By Matthew Madden
Advocates of electric vehicles are found throughout our political spectrum from environmentalists seeking to address climate change issues to national security analysts endorsing a reduction in the import of foreign oil. Whether the motivation is the environment or national security, one of the most noteworthy accomplishments of the burgeoning electric vehicle industry is its ability to transcend traditional, partisan lines. This cooperation is on display in two bills currently working their way through the U.S. House of Representatives and the Senate. House Resolution 1685, titled the Electric Drive Vehicles Deployment Act of 2011, is currently being reviewed by the House Subcommittee on Highways and Transit. The Senate version – bill 948 titled the Promoting Electric Vehicles Act of 2011 – is also mired in review, in the Committee on Energy and Natural Resources. Commonalities exist between the two bills including, most significantly, bipartisan support that bodes well for the future of the electric vehicle industry.
The House bill, sponsored by Illinois Republican Judy Biggert and co-sponsored by four Democrats, would provide up to 10 communities with $300M each – for a total investment of $3B – to prepare and stimulate the widespread adoption of electric vehicles in their communities. This federal money would be available to any community willing to compete for the funds during the application process.
The Senate bill, sponsored by Republicans Lamar Alexander and Roy Blunt and Democrats Jeff Merkley and Debbie Anne Stabenow, allocates $2B to electric vehicle early adopter communities. This bill doesn’t limit the number of participating communities but simply caps the amount of funds able to be allocated to a single community at $250M.
The bills differ in details such as state and local subsidy requirements for electric vehicles, the amount of funds earmarked for technical research, capital for workforce training and money for local manufacturing of electric vehicle replacement parts. It appears the two bills were designed for consolidation if both passed their respective chambers. This would allow an opportunity to address these differences.
It’s not surprising that Senators Merkley and Alexander are working together on this issue – they introduced a similar bill last year that was defeated in a committee vote. Yet, a surprising and encouraging appreciation for electric vehicles is increasing in the federal government beyond this duo due to a confluence of trends. Rising and unpredictable gas prices, the BP oil disaster on the Gulf Coast and political instability in oil-producing nations all contribute to a rising, bipartisan awareness that the time to address our nation’s reliance on foreign oil is upon us.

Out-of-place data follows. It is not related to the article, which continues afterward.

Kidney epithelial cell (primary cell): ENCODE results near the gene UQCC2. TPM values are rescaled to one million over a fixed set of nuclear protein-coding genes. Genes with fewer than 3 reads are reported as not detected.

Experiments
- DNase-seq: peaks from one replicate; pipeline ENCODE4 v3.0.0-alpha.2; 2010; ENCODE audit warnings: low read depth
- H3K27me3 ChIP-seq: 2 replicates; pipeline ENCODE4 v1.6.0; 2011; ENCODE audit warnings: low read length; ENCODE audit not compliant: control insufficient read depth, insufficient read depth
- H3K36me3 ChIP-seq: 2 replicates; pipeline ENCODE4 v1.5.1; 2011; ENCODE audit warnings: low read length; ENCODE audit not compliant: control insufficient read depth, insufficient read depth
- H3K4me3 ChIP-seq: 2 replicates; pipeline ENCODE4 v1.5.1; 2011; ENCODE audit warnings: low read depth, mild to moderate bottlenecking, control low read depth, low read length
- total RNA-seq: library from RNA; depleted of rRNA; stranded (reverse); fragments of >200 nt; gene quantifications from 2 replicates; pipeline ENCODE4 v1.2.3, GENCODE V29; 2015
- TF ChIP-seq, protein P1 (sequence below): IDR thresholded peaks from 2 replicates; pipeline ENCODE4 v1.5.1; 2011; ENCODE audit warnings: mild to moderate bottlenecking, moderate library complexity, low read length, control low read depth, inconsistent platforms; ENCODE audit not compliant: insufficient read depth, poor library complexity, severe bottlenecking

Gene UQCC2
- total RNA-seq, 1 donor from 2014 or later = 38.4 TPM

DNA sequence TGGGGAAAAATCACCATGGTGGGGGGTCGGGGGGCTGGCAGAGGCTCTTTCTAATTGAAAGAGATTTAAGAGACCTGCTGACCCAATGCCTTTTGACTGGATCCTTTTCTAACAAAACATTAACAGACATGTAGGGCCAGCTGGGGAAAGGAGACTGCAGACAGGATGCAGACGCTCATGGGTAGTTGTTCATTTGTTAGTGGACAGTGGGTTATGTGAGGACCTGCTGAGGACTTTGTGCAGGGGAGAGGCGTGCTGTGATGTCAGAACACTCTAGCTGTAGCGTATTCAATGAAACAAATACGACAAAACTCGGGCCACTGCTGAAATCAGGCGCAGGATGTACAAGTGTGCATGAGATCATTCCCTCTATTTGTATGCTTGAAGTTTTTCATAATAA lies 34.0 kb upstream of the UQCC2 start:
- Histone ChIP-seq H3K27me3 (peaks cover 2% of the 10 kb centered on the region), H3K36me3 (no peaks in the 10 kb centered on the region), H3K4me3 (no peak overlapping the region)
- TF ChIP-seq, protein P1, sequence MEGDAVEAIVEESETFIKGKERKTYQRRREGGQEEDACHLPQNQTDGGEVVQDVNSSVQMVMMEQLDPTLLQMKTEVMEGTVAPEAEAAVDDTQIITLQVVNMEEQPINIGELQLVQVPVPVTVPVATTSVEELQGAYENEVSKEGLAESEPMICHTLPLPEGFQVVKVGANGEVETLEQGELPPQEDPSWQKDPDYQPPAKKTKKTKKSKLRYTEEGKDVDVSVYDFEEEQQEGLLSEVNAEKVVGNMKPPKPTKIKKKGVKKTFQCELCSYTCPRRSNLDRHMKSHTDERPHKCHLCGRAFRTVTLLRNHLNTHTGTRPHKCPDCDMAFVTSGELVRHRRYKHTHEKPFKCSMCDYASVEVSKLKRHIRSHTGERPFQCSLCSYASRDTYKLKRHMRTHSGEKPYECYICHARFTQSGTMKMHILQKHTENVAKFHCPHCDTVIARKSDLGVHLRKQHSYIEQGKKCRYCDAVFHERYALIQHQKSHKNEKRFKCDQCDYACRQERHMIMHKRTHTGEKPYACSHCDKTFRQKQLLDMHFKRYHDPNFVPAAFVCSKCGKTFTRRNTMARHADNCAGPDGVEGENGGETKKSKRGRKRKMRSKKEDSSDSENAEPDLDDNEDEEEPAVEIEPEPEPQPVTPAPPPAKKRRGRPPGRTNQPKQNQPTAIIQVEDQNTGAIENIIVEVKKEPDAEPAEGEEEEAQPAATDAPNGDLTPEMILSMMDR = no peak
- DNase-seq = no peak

As stated recently by the chair of the Intergovernmental Panel on Climate Change, the impacts of climate change are becoming increasingly apparent and immediate. Climate change is no longer a future concern and it’s increasingly clear that developing a electrified transportation infrastructure that relies less on oil and more on renewable energy will help us address this issue. Yet, the environment isn’t the only driver for electric vehicles. The economic impact of importing oil provides additional motivation. According to Senator Merkley’s office, in March 2011 our nation’s oil imports totaled $39.3B for that month alone – an 18% increase from the prior month and a total that represented 65% of the trade deficit for the month.
The reality is our nation’s dependence on oil imports is a problem with decades of precedence. Every four or eight years, a president gives a rousing speech detailing his plan to rectify this problem that results in not much quantifiable progress. Yet, an opportunity exists given the improving state of battery technology, the increasing commitment to electric vehicles by auto manufacturers and a growing deployment of charging infrastructure. The bills working their way through the House and Senate have the potential to significantly address our nation’s most pressing environmental and national security problem. The opportunity to restore faith in our nation’s ability to work together to address our most intractable problems, in these turbulent times, might be just as significant.
Matthew Madden has 15 years of sales and business development experience including nearly a decade selling communications networks to the largest utilities in the country. He can be reached at firstname.lastname@example.org